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From: Jaakko Jarvi (jajarvi_at_[hidden])
Date: 2004-05-21 14:25:43

On May 21, 2004, at 11:50 AM, Stephan T. Lavavej wrote:

> [Jaakko Jarvi]
>> I'm reading the standard back and forth and I do not agree
>> with you.
> The Standard is not very well written when it comes to this point, yes.
> However, I am right, and in the course of this E-mail, you will be
> convinced
> that I am right. :->
>> What do you mean by "inherently mutating sequences"?
> Algorithms which always modify the sequences that they are given.

>> Does std::replace inherently modidfy sequences?
> Yes, because its purpose is to write NewValue in every place that
> OldValue
> occurs.

I'm reading more from the standard, and getting more confused...

All other algorithms in the non-modifying category either take
a Predicate argument, (which is specified to not call any non-const
function through the dereferenced iterator) or perform equality
comparisons. for_each is the only one that takes a 'free-form' function

If side effects are allowed, I don't understand why for_each is
classified as a non-modifying sequence. It sure can modify the elements
of the sequence. What is (philosophically) different in the way
that, say, std::replace, modifies the elements of the sequence?

Compare these:

std::replace(a.begin(), a.end(), 1, 2);
std::for_each(a.begin(), a.end(), boost::lambda::if_then(_1 == 1, _1 =

Regarding Langer's paper, I'm not convinced that the standard can,
at the moment, be interpreted in that way. I'm convinced that the
is ambiguous. Maybe for_each should be just moved to mutating sequence

> If you are still unconvinced, see Library DR 290, where Angelika Langer
> (coauthor of the above article) complains that there are insufficient
> restrictions on for_each's functor. Note that she asks that the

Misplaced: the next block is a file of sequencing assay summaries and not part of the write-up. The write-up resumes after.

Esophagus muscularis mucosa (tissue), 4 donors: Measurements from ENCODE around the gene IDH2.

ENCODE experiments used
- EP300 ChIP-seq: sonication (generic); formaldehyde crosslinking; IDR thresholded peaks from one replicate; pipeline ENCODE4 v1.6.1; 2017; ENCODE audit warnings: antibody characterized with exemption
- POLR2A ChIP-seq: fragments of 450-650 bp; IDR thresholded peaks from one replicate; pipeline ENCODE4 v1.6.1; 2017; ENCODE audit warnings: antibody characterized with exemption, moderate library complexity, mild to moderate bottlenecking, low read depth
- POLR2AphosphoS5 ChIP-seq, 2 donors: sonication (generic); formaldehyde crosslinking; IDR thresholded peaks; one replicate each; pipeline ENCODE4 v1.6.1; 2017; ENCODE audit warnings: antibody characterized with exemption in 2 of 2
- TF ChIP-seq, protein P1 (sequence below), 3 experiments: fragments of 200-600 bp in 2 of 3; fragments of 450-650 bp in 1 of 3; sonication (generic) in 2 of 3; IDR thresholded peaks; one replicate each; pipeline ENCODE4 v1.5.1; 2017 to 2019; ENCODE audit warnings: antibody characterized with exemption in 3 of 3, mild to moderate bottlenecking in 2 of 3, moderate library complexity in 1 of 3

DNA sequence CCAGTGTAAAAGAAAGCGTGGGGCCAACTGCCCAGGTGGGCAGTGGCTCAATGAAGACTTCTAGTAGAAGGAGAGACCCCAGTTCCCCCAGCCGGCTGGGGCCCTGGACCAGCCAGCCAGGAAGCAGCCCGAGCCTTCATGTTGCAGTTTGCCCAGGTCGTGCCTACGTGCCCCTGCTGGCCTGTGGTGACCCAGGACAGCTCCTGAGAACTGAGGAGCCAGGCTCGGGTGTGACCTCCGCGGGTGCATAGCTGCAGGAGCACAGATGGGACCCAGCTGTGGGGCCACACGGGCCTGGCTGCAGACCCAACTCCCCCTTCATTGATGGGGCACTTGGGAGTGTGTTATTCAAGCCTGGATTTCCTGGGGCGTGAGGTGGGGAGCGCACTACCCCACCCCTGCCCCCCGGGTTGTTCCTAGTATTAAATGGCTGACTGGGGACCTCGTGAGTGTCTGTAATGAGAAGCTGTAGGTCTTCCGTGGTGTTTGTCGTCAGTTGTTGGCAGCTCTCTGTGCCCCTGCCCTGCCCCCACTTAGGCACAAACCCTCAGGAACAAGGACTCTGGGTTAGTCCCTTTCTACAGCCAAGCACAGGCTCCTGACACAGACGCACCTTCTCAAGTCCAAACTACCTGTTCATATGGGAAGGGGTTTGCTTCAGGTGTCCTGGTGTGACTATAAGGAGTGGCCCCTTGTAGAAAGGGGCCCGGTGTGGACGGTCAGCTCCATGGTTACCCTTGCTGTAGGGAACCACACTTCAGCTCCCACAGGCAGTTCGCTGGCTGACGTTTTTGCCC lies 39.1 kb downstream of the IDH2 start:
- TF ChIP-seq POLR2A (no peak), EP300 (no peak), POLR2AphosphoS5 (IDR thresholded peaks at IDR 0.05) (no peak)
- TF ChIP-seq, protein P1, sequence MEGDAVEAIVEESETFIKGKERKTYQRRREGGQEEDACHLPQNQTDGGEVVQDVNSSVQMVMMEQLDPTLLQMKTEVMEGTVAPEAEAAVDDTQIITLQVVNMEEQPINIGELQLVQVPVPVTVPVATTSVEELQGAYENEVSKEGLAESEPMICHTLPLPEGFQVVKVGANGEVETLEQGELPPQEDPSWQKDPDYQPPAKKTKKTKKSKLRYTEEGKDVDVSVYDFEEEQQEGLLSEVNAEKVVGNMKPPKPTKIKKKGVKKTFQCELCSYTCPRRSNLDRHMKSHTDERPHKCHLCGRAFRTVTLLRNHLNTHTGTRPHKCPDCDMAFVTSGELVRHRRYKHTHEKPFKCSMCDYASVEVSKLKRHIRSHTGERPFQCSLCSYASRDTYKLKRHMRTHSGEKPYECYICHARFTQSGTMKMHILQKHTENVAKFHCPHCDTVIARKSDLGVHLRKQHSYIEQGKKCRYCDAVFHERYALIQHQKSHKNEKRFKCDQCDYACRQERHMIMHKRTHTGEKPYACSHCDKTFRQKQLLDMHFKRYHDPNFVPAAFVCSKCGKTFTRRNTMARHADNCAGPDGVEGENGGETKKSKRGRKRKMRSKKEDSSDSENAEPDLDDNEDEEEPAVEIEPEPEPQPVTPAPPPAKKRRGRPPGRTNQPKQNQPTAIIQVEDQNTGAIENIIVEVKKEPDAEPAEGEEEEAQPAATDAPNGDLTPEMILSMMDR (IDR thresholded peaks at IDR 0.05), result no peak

> functor be
> required to not invalidate iterators or subranges. The DR is still
> open,
> but note that the LWG's response so far is "we think this should be a
> blanket statement", not "what are you talking about, for_each's functor
> cannot mutate its argument period, much less invalidate iterators".

I read LWG's response as it says, it should be a blanket statement for
all algorithms.

> Finally:
> "pg 524 add at the end of the page: "The for_each() algorithm is
> classified
> as nonmodifying because it doesn't explicitly modify a sequence.
> However, if
> applied to a non-const sequence for_each() may change the elements of
> the
> sequence. For an example, see the use of negate() in 11.9." (recent
> standards resolution)."

Do you know what Bjarne is referring to with the 'recent standards

The sgi STL documentation (predecessor of what is currently in the
standard) says:

   UnaryFunction does not apply any non-constant operation through its

UnaryFunction refers to the type of the function object to for_each.
Here's the relevant

This must be the initial reason why for_each is in the category of
non-modifying sequences.
the categorization came from Stepanov et al., but the requirements did
not follow unchanged.

In sum, I think the footnote is justified (I don't believe I'm putting
this much
mental energy to justifying a presence of a footnote :), at least until
the standard
is clarified. A DR would be in place: either explicitly mention that
(of the sort that modify the values in the sequence) are not allowed,
or move
for_each to mutating algs. Volunteer to raise that and provide wording?

   Best, Jaakko

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